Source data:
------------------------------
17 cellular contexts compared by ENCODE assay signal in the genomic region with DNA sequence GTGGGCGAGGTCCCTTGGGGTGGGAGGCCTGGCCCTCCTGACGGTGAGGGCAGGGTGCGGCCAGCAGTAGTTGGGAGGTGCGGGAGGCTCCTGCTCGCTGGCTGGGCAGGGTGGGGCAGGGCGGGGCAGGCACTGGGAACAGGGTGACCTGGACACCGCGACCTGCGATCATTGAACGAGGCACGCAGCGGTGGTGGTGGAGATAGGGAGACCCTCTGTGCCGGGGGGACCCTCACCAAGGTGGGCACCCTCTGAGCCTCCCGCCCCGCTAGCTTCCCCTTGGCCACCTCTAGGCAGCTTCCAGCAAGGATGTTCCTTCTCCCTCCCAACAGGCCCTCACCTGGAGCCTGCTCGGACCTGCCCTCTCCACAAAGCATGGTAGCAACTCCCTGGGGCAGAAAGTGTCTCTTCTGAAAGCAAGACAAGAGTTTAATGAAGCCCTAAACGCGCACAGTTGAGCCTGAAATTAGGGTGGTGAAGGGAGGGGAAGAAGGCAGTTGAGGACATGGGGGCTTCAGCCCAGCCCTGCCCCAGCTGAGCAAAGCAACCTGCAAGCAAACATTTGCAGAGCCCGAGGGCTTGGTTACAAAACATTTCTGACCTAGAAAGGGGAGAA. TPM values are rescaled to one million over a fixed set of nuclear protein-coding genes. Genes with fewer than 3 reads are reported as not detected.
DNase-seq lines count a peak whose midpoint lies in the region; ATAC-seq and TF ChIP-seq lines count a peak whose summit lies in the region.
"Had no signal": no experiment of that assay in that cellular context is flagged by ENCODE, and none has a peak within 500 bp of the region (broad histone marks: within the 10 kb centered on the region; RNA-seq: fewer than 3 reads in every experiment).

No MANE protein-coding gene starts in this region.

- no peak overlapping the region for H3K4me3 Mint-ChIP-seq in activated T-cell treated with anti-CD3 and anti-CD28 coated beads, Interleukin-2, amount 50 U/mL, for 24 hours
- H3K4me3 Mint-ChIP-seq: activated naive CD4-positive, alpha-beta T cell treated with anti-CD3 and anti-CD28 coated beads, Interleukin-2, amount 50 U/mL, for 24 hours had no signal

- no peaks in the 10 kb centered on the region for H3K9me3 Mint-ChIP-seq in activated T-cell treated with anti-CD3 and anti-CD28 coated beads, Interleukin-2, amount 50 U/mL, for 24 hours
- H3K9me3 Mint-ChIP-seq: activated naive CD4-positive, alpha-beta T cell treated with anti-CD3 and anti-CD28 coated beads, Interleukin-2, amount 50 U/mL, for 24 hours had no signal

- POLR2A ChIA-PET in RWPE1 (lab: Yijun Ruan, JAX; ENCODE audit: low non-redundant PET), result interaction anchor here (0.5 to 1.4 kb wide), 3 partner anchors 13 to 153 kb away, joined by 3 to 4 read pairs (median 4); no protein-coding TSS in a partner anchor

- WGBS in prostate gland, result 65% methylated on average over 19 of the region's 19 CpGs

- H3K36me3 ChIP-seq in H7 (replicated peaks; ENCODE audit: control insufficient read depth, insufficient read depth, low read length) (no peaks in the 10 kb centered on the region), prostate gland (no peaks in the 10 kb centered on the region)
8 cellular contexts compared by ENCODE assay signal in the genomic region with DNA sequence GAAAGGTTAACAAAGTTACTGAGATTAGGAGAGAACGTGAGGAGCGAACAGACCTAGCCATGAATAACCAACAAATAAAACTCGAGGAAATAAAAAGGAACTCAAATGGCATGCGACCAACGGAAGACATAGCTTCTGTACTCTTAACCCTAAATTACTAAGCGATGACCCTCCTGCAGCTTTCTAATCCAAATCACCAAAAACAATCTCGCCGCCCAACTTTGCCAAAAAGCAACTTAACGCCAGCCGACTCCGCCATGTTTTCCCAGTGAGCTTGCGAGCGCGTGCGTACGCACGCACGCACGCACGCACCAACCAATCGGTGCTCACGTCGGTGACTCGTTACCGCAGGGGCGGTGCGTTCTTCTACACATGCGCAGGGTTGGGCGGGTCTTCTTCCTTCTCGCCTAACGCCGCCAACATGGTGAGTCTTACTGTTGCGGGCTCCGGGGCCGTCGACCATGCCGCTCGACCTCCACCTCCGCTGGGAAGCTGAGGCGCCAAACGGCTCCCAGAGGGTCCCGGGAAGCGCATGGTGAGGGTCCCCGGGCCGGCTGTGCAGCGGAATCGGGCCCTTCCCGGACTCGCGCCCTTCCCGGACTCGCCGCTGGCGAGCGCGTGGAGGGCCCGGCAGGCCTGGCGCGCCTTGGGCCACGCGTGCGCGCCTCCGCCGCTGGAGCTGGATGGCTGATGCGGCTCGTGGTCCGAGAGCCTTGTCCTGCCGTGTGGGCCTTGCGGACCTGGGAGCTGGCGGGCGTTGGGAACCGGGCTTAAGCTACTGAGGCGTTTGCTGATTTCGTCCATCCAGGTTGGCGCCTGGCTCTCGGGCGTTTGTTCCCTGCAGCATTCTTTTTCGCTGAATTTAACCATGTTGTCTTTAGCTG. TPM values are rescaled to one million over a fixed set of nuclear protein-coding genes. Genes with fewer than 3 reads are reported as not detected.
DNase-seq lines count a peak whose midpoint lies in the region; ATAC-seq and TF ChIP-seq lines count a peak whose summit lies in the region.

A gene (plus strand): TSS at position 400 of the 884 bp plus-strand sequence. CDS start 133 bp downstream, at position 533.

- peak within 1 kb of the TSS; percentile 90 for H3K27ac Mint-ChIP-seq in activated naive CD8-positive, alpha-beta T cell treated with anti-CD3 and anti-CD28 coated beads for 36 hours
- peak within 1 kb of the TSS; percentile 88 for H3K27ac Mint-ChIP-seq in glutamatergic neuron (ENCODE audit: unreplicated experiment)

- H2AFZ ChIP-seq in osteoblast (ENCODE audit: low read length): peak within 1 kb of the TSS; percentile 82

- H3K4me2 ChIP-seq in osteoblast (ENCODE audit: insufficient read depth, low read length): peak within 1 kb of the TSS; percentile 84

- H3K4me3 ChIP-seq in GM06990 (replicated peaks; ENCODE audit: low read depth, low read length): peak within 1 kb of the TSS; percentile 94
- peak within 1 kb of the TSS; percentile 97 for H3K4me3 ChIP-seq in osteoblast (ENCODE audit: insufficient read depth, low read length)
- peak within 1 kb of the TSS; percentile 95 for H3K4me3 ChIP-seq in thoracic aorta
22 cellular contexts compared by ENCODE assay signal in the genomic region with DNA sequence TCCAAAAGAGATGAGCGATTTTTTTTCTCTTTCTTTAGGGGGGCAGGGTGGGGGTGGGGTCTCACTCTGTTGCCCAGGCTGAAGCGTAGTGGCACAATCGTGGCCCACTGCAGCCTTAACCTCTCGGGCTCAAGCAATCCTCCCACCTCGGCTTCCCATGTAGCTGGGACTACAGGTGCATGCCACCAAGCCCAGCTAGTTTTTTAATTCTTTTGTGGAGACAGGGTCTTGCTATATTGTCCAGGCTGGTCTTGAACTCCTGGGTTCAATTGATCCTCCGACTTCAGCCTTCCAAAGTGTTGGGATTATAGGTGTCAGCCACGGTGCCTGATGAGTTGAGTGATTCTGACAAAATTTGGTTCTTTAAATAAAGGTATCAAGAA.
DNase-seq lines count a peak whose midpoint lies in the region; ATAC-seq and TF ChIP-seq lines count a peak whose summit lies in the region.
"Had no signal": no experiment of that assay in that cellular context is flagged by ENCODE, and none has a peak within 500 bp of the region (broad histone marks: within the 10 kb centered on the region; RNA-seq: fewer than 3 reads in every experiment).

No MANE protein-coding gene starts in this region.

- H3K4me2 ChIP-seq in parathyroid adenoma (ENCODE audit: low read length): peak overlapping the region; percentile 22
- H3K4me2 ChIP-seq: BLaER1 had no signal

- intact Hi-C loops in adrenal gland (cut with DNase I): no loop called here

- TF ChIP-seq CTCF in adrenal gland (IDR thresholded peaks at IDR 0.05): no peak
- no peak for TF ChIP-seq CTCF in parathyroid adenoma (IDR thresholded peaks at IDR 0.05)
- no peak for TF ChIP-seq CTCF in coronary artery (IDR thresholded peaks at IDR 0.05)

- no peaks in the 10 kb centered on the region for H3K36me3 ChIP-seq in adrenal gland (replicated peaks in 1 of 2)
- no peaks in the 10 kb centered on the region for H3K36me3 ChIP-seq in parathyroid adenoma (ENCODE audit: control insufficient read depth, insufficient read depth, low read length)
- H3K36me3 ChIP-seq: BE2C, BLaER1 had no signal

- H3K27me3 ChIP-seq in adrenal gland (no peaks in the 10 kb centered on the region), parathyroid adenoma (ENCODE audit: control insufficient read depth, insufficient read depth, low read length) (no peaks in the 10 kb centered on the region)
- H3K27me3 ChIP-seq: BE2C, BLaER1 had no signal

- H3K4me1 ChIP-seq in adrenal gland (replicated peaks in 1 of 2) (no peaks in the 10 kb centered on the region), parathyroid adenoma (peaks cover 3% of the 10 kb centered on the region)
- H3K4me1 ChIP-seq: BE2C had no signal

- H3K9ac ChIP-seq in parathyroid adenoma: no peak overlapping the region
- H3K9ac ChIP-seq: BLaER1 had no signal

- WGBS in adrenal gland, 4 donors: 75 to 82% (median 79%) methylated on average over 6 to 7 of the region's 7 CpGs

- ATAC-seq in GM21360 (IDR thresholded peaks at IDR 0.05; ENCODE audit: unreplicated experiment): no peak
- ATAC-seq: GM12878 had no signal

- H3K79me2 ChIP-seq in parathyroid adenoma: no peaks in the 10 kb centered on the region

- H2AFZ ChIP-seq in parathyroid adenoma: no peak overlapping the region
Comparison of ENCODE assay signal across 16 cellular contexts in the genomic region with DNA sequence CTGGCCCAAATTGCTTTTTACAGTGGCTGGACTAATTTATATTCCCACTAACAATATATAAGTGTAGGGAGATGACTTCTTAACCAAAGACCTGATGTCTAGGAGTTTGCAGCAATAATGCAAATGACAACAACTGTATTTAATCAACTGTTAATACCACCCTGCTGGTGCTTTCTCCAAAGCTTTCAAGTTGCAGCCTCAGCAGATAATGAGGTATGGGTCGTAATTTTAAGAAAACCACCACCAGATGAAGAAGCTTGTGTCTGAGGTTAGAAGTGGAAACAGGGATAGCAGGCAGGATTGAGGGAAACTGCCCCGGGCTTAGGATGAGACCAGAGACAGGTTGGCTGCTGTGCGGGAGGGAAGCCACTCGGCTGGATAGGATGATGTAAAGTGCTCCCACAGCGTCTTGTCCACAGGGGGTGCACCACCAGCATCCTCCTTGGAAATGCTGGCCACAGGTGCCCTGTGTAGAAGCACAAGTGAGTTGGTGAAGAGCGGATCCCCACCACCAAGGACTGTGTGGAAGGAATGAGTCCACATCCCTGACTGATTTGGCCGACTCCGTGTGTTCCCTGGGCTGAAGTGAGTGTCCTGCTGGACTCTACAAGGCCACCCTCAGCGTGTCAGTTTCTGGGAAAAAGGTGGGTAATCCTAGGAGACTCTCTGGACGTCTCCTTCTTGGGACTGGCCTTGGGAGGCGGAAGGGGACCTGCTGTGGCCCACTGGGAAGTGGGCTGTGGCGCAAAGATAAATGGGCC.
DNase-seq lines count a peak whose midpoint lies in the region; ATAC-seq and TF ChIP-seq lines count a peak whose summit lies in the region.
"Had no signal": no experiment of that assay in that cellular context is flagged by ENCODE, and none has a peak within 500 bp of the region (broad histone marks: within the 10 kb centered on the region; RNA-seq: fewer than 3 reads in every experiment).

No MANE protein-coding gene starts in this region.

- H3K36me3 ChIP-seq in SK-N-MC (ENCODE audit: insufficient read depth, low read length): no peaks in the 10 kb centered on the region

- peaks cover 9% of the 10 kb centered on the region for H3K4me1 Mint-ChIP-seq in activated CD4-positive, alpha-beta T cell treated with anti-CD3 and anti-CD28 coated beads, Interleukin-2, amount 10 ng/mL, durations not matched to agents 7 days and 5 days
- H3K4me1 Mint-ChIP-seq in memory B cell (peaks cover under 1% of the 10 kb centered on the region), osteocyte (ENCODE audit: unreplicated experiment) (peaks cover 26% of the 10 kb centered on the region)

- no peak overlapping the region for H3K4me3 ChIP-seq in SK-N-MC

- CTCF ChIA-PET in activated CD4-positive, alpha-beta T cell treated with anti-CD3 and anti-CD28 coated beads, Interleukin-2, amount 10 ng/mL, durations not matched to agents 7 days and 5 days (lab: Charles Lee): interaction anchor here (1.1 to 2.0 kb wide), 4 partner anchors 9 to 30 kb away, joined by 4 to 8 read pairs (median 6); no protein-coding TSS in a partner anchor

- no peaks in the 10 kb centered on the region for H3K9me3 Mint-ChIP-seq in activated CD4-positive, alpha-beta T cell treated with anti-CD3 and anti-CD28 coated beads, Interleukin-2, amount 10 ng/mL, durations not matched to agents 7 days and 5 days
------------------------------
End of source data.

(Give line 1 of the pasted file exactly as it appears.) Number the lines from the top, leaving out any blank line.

17 cellular contexts compared by ENCODE assay signal in the genomic region with DNA sequence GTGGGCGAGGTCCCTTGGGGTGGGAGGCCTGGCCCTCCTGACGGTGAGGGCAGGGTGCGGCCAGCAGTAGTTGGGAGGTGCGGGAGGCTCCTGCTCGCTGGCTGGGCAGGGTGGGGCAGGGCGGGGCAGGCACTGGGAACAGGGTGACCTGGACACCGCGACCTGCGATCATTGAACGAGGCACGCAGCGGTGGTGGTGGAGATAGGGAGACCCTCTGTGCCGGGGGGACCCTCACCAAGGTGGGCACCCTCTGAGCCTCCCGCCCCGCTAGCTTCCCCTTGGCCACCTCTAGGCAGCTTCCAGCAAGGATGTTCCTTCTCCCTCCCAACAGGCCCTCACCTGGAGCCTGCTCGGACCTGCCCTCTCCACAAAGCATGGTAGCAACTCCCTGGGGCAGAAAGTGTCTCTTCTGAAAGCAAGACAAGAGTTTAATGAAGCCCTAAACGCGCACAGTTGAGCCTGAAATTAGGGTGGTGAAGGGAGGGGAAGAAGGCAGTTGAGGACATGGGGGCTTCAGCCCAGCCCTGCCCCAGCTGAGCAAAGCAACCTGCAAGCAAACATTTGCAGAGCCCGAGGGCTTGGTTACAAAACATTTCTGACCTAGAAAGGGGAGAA. TPM values are rescaled to one million over a fixed set of nuclear protein-coding genes. Genes with fewer than 3 reads are reported as not detected.